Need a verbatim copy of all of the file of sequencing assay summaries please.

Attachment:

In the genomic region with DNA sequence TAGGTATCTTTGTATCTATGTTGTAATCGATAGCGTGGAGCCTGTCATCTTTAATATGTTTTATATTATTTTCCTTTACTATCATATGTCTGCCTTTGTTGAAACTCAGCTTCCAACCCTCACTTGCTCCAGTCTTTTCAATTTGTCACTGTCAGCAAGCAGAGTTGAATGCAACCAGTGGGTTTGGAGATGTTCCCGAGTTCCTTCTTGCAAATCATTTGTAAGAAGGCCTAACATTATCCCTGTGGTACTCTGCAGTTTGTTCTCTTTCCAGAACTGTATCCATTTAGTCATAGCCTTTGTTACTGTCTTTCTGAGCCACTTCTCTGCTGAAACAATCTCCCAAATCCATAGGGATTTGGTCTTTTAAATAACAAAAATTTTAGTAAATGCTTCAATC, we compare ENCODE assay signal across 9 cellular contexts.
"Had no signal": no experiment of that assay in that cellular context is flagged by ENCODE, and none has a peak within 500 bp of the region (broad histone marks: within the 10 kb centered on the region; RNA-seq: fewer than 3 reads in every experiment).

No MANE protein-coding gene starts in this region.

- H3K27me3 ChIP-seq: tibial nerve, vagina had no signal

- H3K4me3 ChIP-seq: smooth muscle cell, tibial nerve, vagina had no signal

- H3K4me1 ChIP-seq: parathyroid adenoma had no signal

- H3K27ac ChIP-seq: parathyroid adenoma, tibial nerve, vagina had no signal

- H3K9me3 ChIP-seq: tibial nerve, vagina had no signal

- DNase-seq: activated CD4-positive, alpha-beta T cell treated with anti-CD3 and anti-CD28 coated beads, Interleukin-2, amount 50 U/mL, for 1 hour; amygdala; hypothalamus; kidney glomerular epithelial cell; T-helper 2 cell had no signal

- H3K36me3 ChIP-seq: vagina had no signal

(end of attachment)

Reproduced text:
In the genomic region with DNA sequence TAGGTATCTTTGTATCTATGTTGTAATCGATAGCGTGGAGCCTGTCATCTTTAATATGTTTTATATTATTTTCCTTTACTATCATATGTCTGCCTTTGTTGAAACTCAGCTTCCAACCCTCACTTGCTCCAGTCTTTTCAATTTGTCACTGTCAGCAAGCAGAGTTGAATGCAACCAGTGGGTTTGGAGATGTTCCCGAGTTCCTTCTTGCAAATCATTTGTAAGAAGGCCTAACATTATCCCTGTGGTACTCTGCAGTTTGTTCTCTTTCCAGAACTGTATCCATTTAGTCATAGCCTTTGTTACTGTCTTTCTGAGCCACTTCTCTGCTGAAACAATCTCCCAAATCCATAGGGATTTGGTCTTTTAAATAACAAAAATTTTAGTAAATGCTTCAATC, we compare ENCODE assay signal across 9 cellular contexts.
"Had no signal": no experiment of that assay in that cellular context is flagged by ENCODE, and none has a peak within 500 bp of the region (broad histone marks: within the 10 kb centered on the region; RNA-seq: fewer than 3 reads in every experiment).

No MANE protein-coding gene starts in this region.

- H3K27me3 ChIP-seq: tibial nerve, vagina had no signal

- H3K4me3 ChIP-seq: smooth muscle cell, tibial nerve, vagina had no signal

- H3K4me1 ChIP-seq: parathyroid adenoma had no signal

- H3K27ac ChIP-seq: parathyroid adenoma, tibial nerve, vagina had no signal

- H3K9me3 ChIP-seq: tibial nerve, vagina had no signal

- DNase-seq: activated CD4-positive, alpha-beta T cell treated with anti-CD3 and anti-CD28 coated beads, Interleukin-2, amount 50 U/mL, for 1 hour; amygdala; hypothalamus; kidney glomerular epithelial cell; T-helper 2 cell had no signal

- H3K36me3 ChIP-seq: vagina had no signal